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British Industrial History

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Eastleigh Works

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circa Late 1970’s. Map of Eastleigh Works.
circa Late 1970’s. Class 421/2 unit after repair.
circa Late 1970’s. Lift and Underframe Shop.
circa Late 1970’s. C.1. Repair road.
circa Late 1970’s. Trimming Shop.
circa Late 1970’s. Machine Shop.
circa Late 1970’s. Repaired carriage lowered onto bogies.
circa Late 1970’s. Wheel Shop.
circa Late 1970’s. Electrical Rewind Shop.
circa Late 1970’s. Plastics Shop.

Eastleigh Railway Works was in the town of Eastleigh in the county of Hampshire

1891 The London and South Western Railway (LSWR) opened a carriage and wagon works at Eastleigh in 1891.

In 1903 the Chief Mechanical Engineer, Dugald Drummond, oversaw the construction of a large motive power depot in the town replacing the existing maintenance and repair shops at Northam near Southampton.

In January 1910, locomotive building was transferred to the new workshops at Eastleigh from Nine Elms in London.

Among the locomotives produced by the LSWR under Drummond at Eastleigh were the S14 0-4-0 and M7 0-4-4 tank engines, the P14 and T14 4-6-0, and D15 4-4-0, classes. Following the appointment of Robert Urie as Chief Mechanical Engineer in 1912, the works was responsible for the construction of the H15, S15, and N15 (King Arthur) 4-6-0 classes, and the G16 4-8-0, and H16 4-6-0 tank engines.

1923 Following the merger of the LSWR and other railways in southern England to form the Southern Railway, as part of the Railways Act grouping of 1923, Eastleigh was to become the principal works for the new railway. The new Chief Mechanical Engineer, Richard Maunsell re-organised the works and directed the design and construction of the SR Lord Nelson Class 4-6-0, the Schools 4-4-0, U1 2-6-0, W class 2-6-4 tanks, and Q class 0-6-0 locomotives. Under the regime of Oliver Bulleid, after 1937, Eastleigh works constructed all thirty of the SR Merchant Navy Class and six of the West Country 4-6-2.

Like most of the railway works, Eastleigh was heavily involved in the war effort, producing, in 1938, sets of parts to convert Blenheim bombers so that they could be used as fighters. The works was also part of a joint venture with other workshops, railway and private, to produce Horsa gliders for the D-Day airborne assault. With Lancing works, it turned out 200 tail units. It also produced 1500 anti-tank gun barrels and, with Brighton railway works, 240 multiple rocket launchers, plus landing craft, fuel tenders and harbour launches. Eastleigh works also built 23 examples of the London Midland and Scottish Railway designed 8F 2-8-0s.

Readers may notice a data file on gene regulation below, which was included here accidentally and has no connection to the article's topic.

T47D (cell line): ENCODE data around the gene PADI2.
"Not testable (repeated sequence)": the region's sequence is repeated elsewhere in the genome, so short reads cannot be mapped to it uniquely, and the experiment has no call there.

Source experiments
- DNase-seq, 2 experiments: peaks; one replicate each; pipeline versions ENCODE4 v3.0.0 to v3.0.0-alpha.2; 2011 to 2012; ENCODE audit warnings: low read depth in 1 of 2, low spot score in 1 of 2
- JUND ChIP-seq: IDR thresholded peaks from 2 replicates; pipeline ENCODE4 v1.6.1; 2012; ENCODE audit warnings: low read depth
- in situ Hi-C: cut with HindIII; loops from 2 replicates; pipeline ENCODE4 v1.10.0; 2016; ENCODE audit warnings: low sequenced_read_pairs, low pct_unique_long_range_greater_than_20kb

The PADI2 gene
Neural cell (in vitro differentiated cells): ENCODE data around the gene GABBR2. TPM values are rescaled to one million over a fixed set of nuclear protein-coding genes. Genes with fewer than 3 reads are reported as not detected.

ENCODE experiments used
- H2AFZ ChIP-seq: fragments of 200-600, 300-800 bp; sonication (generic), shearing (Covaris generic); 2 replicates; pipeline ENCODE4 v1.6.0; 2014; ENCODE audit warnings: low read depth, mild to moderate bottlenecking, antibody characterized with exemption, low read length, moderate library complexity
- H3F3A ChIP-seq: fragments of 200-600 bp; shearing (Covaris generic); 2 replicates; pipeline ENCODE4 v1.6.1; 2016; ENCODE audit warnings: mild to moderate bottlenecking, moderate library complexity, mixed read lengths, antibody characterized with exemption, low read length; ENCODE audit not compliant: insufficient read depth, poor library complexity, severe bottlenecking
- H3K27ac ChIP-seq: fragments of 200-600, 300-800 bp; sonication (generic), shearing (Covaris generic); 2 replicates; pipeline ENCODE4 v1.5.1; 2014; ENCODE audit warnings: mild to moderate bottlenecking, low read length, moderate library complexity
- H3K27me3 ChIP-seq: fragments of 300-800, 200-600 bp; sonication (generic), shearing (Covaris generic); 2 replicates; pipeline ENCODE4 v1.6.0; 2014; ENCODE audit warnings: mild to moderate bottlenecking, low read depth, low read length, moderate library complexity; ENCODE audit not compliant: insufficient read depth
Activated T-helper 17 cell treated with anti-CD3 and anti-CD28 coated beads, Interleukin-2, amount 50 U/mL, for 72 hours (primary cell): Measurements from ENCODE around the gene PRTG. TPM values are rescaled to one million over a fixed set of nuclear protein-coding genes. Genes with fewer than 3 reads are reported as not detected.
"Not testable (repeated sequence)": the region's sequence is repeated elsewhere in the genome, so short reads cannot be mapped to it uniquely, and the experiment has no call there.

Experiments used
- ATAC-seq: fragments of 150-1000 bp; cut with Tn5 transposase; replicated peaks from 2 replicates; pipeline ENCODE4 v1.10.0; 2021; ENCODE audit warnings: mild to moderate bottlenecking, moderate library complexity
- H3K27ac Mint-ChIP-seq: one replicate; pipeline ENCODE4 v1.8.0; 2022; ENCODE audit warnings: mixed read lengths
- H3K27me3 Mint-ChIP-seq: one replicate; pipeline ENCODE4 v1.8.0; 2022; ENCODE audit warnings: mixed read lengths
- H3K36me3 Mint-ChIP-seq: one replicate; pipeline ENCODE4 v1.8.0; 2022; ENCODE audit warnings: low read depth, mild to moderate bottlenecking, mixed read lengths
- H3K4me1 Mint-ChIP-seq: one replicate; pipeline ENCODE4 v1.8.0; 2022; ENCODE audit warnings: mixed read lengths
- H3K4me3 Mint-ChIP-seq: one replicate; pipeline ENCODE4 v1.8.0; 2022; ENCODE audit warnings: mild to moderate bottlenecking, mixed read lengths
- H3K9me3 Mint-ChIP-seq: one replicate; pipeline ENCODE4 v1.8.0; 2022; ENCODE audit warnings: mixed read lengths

In 1945, the carriage works began constructing all-steel carriages, both electric and steam hauled. It pioneered the use of plastics and glass fibre reinforced resin for doors, seating and roof sections.

In 1950, following the nationalisation of the Southern Railway to form the Southern Region of British Railways new steam locomotive building ceased at Eastleigh. However the works were kept fully occupied between 1956 and 1961 in rebuilding over 90 of the Bulleid 4-6-2 classes. Thereafter the works gradually changed over to steam and diesel repairs, building a few examples of British Rail Class 73 Electro-diesel locomotives.

In 1962 the works was again reorganised with the carriage works site being sold, and carriage and electric multiple unit repairs transferred to the locomotive works.

In 1968 the facility was closed down with new carriage building being transferred to Derby Works and York Works, and new locomotives to Crewe Works.

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